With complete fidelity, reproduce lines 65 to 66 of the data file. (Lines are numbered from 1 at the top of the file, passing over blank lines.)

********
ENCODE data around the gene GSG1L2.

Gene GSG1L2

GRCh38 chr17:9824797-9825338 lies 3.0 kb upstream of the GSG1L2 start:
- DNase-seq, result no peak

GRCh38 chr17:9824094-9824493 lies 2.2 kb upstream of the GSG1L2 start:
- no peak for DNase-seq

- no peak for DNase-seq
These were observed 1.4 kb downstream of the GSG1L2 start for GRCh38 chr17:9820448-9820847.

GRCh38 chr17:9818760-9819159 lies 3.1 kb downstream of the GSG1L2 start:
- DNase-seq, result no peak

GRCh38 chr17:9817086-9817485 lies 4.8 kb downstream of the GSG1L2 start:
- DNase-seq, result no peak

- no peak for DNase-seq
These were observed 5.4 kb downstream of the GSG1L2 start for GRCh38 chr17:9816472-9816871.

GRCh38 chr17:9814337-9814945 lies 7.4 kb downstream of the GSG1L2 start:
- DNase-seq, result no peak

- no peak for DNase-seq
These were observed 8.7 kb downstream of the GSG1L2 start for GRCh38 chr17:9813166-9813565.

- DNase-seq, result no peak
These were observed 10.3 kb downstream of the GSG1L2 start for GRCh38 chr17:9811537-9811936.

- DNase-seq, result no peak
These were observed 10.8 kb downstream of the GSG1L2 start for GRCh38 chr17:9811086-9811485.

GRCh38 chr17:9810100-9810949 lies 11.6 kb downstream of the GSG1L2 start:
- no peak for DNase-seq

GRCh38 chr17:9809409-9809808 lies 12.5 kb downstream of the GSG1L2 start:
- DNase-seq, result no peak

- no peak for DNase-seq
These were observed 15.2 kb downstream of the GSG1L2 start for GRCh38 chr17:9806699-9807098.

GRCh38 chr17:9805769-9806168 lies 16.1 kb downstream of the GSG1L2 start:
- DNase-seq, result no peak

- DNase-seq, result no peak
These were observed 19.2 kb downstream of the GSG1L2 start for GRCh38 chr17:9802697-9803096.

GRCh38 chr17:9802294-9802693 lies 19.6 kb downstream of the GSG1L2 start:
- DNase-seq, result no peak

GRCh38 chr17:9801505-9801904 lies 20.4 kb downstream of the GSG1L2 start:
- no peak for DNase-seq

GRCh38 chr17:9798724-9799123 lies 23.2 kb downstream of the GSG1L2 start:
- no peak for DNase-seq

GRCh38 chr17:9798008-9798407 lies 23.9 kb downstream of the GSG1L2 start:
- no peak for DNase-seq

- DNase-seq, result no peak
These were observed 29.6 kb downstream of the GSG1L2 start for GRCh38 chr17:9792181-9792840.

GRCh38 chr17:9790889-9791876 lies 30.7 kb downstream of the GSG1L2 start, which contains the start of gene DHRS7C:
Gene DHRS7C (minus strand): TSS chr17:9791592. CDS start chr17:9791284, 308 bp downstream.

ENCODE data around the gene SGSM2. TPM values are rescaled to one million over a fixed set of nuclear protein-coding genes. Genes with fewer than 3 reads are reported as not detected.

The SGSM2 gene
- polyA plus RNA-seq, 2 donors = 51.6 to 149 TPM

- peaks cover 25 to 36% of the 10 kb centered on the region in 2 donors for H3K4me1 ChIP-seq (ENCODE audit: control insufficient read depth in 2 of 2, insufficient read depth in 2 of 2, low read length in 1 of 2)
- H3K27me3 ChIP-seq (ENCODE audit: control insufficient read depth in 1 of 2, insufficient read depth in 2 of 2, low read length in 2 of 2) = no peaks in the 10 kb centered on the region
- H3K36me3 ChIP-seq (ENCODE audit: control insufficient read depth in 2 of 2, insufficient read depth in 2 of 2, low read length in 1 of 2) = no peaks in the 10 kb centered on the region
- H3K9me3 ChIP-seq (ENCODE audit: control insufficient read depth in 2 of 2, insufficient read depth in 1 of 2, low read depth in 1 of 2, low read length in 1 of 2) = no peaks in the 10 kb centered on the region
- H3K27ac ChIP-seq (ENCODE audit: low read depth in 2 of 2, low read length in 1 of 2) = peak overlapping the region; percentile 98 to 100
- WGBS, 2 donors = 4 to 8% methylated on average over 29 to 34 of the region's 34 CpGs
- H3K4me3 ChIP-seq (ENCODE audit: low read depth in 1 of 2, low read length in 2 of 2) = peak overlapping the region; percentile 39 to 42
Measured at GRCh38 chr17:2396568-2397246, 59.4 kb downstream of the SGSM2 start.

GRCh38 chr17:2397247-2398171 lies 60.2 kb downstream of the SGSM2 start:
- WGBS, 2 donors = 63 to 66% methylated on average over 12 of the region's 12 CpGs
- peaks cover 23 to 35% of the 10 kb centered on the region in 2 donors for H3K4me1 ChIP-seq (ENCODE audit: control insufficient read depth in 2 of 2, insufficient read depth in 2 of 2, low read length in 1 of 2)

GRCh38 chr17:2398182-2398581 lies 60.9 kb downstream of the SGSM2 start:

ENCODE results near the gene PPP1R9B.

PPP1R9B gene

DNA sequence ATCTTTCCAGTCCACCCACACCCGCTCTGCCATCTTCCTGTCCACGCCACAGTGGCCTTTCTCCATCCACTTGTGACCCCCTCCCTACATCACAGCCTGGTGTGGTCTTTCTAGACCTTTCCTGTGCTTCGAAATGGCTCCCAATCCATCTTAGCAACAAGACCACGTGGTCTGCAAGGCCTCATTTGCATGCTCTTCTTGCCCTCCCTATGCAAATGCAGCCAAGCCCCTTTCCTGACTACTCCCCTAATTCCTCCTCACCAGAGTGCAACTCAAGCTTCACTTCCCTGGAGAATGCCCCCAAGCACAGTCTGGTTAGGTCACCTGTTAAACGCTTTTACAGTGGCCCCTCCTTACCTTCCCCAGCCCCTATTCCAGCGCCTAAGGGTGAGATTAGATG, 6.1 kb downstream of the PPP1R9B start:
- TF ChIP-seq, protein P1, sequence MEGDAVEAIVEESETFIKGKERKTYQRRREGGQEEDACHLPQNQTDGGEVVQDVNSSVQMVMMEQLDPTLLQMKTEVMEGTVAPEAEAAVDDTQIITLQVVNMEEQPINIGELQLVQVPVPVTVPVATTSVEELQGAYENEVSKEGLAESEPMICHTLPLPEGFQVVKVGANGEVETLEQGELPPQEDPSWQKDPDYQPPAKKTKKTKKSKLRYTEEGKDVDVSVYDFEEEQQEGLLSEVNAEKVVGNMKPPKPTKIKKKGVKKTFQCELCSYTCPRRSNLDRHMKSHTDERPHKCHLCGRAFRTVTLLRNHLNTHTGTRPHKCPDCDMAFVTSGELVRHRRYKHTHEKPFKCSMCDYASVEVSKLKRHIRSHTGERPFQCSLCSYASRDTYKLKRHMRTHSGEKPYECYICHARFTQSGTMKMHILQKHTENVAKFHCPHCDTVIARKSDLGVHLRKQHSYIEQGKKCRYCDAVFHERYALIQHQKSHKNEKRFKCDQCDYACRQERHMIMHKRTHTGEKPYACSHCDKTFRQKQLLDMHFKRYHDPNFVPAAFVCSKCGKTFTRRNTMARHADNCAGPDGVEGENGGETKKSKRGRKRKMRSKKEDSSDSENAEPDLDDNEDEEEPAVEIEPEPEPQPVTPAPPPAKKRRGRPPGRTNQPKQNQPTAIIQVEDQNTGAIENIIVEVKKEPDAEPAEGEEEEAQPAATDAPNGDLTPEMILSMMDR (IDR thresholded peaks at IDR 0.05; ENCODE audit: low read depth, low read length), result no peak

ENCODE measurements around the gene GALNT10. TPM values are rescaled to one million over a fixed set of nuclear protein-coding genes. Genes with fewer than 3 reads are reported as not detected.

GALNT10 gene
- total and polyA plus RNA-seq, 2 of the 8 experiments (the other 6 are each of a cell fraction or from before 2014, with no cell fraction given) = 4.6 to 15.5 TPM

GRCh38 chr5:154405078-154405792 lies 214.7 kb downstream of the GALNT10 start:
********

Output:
GALNT10 gene
- total and polyA plus RNA-seq, 2 of the 8 experiments (the other 6 are each of a cell fraction or from before 2014, with no cell fraction given) = 4.6 to 15.5 TPM